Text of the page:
Academic journal article Canadian Social Science

The Magic of Popular Songs: A Case Study of Music Mediated Early Language Development

Academic journal article Canadian Social Science

The Magic of Popular Songs: A Case Study of Music Mediated Early Language Development

Article excerpt


This article reports on an ethnographic study of the acquisition of language skills of a Chinese young girl. Using the notion of playful learning and mediation theory as theoretical framework, this inquiry explores how the experiences of Chinese popular songs in the domain of home contribute to children's language learning. Through an examination of the music participation of the Chinese young girl, this study reveals what language skills are fostered, and in what ways these language skills are developed. The language skills developed through music participation are reflected in print-based language tasks. It is suggested by the study that popular songs be integrated into family language education as one of the myriad ways that household supports children's early language development.

Key words: Popular songs; Mediation; Playful learning; Early language development

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Parents are often reminded that if they read to their children every night, their children will grow up to be readers, tend to love literature, and most likely experience academic success in school. There are many studies to back up the claim that reading to children has a positive effect on reading achievement and language ability later in life (Crain-Thoreson & Dale, 1992; Edwards, 2004; Morrow, 2001; Wells, 1985). For instance, bed time reading is an indicator of children's language development and cognitive styles (Heath, 1982). Storytelling has a predictive value on the development of children's narrative production as one facet of children's language development (Stavans & Goldzweig, 2008). Hence, parents are encouraged to read regularly to their children from the time children are very young. Although the importance of parent-child reading has been documented, it is not a universal practice. Parents' literacy habits and levels affect their beliefs and attitudes about children's literacy and language development; and parental reading beliefs are associated with the types of literacy and language activities that parents engage in with their children (DeBaryshe, 1995). Parents who place less value on reading may provide less support for children's literacy and language development through reading. Mui and Anderson suggest that parents and educators "think more broadly and inclusively about family literacy" (2008, p.234). Hence, it is necessary to explore the multiple pathways to language development.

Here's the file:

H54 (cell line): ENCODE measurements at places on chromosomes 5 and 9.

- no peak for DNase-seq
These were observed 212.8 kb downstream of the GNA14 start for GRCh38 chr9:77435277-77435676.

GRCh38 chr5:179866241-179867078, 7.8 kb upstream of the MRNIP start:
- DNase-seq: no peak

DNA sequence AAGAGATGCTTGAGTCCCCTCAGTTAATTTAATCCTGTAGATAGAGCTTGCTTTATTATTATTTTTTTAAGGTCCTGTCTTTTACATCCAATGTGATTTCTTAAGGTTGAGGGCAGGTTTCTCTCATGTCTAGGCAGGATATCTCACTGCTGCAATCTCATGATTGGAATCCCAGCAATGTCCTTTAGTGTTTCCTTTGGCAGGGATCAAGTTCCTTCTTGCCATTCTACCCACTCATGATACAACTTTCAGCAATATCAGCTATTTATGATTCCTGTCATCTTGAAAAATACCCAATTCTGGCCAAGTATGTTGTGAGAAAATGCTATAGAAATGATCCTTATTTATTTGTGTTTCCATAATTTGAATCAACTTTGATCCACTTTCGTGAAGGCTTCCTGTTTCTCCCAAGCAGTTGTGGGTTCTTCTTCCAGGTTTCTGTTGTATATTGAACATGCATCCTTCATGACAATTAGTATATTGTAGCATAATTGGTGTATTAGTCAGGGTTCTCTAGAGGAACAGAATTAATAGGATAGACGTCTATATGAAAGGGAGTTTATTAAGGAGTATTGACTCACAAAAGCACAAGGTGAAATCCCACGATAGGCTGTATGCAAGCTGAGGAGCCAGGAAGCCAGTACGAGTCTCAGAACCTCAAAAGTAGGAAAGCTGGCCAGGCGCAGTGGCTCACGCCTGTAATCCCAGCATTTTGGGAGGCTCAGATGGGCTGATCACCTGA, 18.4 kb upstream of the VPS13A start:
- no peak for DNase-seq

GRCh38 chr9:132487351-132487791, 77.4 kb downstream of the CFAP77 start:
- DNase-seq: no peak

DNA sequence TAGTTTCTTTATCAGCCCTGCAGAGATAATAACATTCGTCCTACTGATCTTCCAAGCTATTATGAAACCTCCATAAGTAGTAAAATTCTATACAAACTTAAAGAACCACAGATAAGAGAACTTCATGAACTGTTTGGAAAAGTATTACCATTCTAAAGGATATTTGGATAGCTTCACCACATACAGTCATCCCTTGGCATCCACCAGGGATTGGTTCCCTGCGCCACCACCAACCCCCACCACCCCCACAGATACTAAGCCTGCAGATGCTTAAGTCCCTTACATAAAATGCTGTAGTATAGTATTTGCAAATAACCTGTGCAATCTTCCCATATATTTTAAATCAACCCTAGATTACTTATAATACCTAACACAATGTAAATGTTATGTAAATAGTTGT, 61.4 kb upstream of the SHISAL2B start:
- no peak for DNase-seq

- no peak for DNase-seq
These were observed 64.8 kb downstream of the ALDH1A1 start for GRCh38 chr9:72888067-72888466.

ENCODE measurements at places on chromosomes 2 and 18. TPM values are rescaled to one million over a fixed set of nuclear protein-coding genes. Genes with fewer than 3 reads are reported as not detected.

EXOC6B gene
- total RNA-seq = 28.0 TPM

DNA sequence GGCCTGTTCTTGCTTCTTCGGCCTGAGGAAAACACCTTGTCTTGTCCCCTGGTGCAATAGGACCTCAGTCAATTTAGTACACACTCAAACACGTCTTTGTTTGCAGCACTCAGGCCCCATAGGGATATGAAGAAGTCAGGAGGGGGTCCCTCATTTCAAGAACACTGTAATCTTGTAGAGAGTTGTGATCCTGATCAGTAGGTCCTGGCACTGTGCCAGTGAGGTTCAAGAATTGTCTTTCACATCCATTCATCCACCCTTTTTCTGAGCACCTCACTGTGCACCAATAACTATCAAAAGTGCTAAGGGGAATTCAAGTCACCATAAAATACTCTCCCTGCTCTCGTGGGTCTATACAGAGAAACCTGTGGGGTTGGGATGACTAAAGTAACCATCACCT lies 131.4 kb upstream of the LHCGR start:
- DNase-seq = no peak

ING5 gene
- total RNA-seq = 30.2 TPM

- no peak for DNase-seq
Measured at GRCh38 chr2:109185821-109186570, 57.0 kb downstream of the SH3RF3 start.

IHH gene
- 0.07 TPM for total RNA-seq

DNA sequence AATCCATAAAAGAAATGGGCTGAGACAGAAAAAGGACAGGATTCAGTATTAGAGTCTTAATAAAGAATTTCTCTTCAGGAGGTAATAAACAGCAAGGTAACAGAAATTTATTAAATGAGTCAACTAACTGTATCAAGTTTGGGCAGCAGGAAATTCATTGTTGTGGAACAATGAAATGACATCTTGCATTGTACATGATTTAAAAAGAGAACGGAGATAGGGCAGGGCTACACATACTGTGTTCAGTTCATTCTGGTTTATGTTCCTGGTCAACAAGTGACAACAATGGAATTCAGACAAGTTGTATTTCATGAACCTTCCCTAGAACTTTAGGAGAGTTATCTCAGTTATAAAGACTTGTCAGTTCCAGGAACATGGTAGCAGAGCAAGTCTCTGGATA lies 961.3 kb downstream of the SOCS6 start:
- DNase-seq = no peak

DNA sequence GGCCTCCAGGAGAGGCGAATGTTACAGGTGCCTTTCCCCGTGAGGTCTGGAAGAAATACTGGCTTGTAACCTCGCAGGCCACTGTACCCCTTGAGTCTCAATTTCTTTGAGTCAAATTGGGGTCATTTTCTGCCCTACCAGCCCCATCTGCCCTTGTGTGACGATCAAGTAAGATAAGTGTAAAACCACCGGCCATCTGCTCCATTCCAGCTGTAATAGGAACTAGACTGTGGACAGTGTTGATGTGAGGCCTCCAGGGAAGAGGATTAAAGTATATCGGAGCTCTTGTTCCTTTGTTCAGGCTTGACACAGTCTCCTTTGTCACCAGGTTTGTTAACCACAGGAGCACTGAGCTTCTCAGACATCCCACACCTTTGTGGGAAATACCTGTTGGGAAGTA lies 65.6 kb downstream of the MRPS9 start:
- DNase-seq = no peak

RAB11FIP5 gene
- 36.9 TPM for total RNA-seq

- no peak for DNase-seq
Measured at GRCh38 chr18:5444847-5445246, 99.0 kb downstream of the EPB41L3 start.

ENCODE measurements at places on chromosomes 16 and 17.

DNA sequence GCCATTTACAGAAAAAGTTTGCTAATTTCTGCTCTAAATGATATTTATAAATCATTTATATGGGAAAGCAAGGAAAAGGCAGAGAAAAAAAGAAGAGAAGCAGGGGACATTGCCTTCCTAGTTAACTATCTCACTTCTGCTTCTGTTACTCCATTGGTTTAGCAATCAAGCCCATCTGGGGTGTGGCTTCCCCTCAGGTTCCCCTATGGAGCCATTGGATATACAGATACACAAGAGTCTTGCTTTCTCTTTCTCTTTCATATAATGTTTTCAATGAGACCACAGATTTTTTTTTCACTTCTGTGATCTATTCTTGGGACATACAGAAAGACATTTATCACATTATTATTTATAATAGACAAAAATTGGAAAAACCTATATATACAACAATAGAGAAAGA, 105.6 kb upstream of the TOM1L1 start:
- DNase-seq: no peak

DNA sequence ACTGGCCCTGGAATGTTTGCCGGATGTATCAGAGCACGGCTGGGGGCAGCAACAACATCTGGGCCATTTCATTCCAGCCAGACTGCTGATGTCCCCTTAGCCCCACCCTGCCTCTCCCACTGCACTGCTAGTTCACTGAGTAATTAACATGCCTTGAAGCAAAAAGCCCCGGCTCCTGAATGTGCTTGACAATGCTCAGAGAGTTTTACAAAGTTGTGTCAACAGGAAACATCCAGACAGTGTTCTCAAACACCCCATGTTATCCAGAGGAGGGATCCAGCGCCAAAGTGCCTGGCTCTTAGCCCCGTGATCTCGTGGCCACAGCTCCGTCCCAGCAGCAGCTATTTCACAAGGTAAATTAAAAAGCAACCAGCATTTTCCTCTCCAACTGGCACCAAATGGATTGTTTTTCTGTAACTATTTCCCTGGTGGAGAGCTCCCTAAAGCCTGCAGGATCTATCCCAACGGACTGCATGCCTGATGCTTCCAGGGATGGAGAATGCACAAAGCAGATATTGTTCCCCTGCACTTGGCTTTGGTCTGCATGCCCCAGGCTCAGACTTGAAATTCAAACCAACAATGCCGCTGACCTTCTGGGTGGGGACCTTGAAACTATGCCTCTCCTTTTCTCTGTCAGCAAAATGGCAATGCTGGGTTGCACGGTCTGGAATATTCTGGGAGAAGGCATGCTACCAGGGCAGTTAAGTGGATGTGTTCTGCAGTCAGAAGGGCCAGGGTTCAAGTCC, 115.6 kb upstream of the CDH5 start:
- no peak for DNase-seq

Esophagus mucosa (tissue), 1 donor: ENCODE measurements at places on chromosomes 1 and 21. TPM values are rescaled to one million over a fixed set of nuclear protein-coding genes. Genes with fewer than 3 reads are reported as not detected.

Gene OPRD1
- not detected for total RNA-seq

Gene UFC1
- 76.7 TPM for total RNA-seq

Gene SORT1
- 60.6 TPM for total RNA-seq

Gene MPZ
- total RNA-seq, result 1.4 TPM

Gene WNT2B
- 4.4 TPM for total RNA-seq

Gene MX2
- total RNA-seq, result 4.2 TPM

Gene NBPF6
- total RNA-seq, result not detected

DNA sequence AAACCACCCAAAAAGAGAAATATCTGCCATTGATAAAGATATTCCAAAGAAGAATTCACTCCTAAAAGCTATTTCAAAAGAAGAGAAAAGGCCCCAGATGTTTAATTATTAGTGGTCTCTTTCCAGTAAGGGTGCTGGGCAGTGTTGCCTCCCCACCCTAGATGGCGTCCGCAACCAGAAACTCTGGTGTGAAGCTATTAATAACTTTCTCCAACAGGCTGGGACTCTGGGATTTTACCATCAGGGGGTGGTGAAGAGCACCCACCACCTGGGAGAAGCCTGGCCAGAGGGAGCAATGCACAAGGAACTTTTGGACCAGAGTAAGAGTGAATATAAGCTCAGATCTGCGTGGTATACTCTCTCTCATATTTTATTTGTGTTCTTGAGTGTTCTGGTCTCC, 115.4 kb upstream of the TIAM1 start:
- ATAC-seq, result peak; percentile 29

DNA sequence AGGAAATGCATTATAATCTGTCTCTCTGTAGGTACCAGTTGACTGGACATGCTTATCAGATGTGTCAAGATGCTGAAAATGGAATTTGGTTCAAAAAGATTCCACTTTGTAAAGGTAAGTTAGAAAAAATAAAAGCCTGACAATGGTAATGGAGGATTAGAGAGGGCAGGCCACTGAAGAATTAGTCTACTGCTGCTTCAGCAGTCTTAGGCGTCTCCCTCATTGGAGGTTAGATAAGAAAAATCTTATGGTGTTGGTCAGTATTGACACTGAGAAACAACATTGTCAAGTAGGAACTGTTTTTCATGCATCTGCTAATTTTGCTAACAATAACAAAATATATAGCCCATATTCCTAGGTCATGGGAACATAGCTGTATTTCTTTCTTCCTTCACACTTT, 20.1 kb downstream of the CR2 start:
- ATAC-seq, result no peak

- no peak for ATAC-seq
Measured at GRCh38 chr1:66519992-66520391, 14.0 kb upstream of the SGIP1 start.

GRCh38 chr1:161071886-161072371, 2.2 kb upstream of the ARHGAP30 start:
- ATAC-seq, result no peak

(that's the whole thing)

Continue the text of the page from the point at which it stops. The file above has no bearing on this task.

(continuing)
In this case study, I present popular songs as a variation of the ways in which families engage in and support children's early language development. Building on the notion of playful learning, I discuss the advantage of music participation in young children's language development, and suggest an alternative perspective to language learning in the early childhood. Employing the theory of mediation, I illustrate how the experiences and activities of popular songs at home mediate to foster children's language skills, and propose an incorporation of popular songs into family language education for young children.


1.1 Playful Learning

Educational practices need an integration of play and playfulness (Wood, 2010). On the one hand, play is an indispensable part of our childhood. It is "the leading source of development in preschool years" (Vygotsky, 1967, P. 6). When children play in an environment filled with learning resources, they become familiar with the uses of literacy (Brooker, 2010). On the other hand, the need to be playful is essential to children's intellectual growth, and "being playful allows children to ensure that an activity is meaningful to them" (Ring, 2010, p. 114). Thus it is important to make a child perceive an activity as play and consequently take a playful approach, as this helps harness intrinsic qualities such as motivation, enthusiasm, self-preservation, willingness and engagement (Howard, 2002). …

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